Turkish drone superiority was further demonstrated in the Libyan civil war. Türkiye intervened to support the Government of National Accord (GNA) that was recognized by the UN in December 2019, against Khalifa Haftar’s Libyan National Army (LNA) backed by the UAE, Russia, and Egypt, which had waged war to take control of capital Tripoli since April 2019. Following Turkish intervention and air support, GNA halted LNA’s advance and took control of the strategic cities and al-Watiya airbase,47 which Haftar’s forces were using as their main point of operations. The UN official called the opera- tion “the largest drone war globally,”48 where GNA trusted Bayraktar TB2 and the LNA was backed by UAE’s Chinese-made Wing Loong-II drones. Sophis- ticated Turkish jamming gear destroyed UAE-supplied Pantsir S-1 Russian air defenses that provided air superiority to GNA forces.49 Turkish intervention prevented Haftar from taking control of Tripoli50 and retreated, losing some advantageous controlled areas. Turkish drones and a new warfare strategy overcame conventional air defense systems. The drone allows combatants to follow and eliminate targets precisely. Moreover, low-level latitude and soundless engines make them unnoticeable for air defense systems.

As a second-tier country, Türkiye is increasing its drone power in the second drone age. After demonstrating its battle experience and effectiveness Ukraine, Azerbaijan, Qatar, and Poland, becoming the first NATO member to do so, have all purchased Turkish drones.51 Qatar developed its strategic relations with Türkiye to overcome the blockade by the Gulf states. Ukraine purchased Turkish drones to use in the fight against insurgents in the east of the country and to use against the Russian invasion that started on February 24, 2022. The effectiveness of TB2 drones and their ability to encounter Russian military technology is lauded by Ukrainian authorities and international experts.52 Azerbaijan also made very effective use of Turkish drones to reclaim its territory of Nagorno-Karabakh. By exporting its drones and military technologies to Azerbaijan, Türkiye is developing defense relations and asserting its regional interests. In Libya, it defeated Russia and the UAE-backed LNA; in the Caucasus, Türkiye supported Azerbaijan against Armenia, a member of the Collective Security Treaty Organization (CSTO), Russia’s so-called NATO. Exporting drones to Ukraine, Türkiye backed the country against Rus- sian-supported insurgency and occupation where Russia was concerned about developing Turkish-Ukrainian military relations.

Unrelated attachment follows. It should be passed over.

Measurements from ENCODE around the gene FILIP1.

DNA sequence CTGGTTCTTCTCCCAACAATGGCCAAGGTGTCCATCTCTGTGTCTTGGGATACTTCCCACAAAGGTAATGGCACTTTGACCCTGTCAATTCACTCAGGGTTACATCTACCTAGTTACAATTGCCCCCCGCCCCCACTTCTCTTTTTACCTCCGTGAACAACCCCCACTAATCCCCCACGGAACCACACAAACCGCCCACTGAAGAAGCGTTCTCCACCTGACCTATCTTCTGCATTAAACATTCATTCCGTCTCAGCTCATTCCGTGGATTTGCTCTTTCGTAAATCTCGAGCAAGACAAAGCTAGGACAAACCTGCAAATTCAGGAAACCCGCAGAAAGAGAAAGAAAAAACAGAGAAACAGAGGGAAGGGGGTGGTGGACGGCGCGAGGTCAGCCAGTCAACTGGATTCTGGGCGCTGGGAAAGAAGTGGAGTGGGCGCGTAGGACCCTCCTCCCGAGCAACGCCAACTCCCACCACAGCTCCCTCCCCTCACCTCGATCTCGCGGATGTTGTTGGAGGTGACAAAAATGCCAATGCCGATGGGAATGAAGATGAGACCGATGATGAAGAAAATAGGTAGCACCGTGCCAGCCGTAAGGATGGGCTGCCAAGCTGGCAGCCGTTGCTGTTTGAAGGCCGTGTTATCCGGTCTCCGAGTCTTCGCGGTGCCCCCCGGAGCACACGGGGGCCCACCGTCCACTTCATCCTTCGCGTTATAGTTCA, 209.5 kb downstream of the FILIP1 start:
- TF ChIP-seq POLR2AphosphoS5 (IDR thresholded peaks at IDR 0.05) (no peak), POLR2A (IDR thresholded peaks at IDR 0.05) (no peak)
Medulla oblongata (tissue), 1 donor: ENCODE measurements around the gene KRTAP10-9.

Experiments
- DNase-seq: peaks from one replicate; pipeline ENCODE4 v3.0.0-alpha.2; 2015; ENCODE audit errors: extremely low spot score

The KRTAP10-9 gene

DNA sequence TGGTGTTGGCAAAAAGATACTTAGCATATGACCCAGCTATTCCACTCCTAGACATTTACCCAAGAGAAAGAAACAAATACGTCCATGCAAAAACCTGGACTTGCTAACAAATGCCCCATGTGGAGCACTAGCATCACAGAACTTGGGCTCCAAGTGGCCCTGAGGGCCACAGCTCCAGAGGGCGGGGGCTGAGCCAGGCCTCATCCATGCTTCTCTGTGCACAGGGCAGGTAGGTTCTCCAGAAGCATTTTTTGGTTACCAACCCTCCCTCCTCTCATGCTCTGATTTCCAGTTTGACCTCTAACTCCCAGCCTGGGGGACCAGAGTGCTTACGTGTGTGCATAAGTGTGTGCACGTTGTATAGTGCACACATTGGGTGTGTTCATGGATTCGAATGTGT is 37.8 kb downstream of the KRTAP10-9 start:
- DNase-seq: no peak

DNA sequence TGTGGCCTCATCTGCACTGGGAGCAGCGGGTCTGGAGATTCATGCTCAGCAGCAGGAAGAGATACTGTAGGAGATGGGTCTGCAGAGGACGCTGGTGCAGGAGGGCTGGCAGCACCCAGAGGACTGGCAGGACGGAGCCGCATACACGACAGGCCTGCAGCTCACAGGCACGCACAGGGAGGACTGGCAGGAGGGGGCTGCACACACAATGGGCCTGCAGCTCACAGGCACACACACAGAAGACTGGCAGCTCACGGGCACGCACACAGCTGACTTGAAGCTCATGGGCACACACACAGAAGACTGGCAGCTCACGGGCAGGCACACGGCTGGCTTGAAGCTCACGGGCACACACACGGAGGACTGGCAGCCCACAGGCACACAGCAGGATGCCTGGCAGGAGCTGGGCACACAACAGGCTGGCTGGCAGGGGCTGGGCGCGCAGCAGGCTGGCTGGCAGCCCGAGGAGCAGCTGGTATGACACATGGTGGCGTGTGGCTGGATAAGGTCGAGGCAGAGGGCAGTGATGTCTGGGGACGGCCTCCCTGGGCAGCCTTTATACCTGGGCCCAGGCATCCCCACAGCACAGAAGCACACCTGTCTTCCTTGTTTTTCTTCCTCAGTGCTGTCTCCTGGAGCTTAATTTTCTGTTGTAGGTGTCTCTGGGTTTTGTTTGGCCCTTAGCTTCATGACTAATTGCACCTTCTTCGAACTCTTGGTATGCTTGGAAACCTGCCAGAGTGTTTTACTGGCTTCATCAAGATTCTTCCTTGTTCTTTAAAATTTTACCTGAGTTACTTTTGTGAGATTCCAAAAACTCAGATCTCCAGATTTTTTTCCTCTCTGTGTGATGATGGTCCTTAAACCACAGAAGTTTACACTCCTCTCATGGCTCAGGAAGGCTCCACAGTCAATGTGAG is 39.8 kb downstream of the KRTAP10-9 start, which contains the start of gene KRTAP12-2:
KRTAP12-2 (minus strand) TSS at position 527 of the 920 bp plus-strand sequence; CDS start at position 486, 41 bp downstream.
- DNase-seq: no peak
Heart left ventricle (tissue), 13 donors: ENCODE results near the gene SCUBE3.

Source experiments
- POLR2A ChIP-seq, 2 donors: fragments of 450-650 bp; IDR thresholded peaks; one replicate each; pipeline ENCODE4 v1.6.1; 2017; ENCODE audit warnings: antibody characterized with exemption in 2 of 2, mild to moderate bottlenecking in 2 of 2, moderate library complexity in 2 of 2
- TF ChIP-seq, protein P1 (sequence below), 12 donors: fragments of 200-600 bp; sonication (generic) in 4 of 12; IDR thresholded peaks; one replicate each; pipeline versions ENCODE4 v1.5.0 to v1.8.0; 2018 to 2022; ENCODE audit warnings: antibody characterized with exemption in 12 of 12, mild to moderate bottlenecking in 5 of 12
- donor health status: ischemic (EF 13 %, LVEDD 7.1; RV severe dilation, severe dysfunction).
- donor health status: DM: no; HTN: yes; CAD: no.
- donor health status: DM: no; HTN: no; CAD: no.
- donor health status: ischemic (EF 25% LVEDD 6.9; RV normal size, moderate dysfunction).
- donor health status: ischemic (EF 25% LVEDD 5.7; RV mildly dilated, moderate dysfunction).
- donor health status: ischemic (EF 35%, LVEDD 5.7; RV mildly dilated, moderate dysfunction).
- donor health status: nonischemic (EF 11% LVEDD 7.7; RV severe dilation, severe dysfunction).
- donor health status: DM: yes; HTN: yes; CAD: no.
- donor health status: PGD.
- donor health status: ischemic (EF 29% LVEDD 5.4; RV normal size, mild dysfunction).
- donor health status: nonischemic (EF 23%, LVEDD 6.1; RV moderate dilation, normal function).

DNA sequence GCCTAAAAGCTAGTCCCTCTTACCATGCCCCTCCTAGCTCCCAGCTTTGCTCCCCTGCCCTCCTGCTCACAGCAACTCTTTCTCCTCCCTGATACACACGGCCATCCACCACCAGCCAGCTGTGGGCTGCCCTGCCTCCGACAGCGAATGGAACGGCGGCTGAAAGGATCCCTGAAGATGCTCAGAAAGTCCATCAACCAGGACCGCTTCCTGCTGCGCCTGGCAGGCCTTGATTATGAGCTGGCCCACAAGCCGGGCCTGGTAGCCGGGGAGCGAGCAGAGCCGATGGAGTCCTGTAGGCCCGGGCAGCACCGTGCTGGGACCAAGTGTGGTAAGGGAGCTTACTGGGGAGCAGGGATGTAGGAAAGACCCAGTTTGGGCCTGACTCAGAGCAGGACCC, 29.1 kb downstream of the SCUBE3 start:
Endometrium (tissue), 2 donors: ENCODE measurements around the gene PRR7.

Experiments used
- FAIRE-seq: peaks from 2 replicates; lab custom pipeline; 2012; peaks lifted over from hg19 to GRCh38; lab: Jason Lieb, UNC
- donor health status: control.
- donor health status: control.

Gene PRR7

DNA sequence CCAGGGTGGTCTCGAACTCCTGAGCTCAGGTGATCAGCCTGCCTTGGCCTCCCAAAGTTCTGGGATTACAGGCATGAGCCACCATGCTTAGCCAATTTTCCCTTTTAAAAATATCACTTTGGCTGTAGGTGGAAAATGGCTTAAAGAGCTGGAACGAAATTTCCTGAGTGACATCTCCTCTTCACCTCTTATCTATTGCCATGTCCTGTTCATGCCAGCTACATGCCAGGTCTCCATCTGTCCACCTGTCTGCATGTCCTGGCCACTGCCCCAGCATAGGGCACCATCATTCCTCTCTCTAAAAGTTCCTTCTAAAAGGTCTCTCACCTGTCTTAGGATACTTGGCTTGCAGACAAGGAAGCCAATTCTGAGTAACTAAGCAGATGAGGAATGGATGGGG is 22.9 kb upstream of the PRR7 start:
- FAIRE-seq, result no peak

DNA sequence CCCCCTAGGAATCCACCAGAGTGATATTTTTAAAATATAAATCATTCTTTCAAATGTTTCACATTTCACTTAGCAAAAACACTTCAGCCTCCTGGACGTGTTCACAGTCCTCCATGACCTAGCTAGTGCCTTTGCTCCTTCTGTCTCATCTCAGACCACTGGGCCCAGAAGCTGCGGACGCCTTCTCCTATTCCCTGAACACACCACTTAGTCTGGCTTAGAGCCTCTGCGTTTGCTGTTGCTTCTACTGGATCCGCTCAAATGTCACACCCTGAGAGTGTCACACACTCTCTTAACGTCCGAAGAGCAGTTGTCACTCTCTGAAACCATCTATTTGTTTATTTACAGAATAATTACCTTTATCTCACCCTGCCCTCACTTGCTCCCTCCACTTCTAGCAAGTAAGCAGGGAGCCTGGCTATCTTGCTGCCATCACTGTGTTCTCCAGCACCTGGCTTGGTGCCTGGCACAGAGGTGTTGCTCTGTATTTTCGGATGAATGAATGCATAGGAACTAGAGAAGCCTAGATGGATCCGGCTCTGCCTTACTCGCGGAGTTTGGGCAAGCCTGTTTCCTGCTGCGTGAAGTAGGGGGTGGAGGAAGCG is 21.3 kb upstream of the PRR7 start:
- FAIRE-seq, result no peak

In addition to the TB2, Türkiye has projected the development of several other drones, such as Bayraktar Akıncı. Making its first flight in December 2019, Bayraktar Akıncı is designed as an air-to-ground and air-to-air attack drone capable of carrying laser-guided smart munitions, missiles, and long-range stand-off weapons.53 Akıncı’s air endurance is 24 hours above 3,0000 feet with 5500 kg take-off weight. Mass production of this drone will further strengthen Turkish drone power and force regional rivals like UAE, Saudi Arabia, Iran, and Russia to focus on drone technology and develop technologies that will deter Turkish drones. Additionally, the Turkish Aerospace Industry (TAI) developed Aksungur and Anka model drones that were delivered to the Turkish Navy and capable of conducting surveillance, reconnaissance, and assault missions.54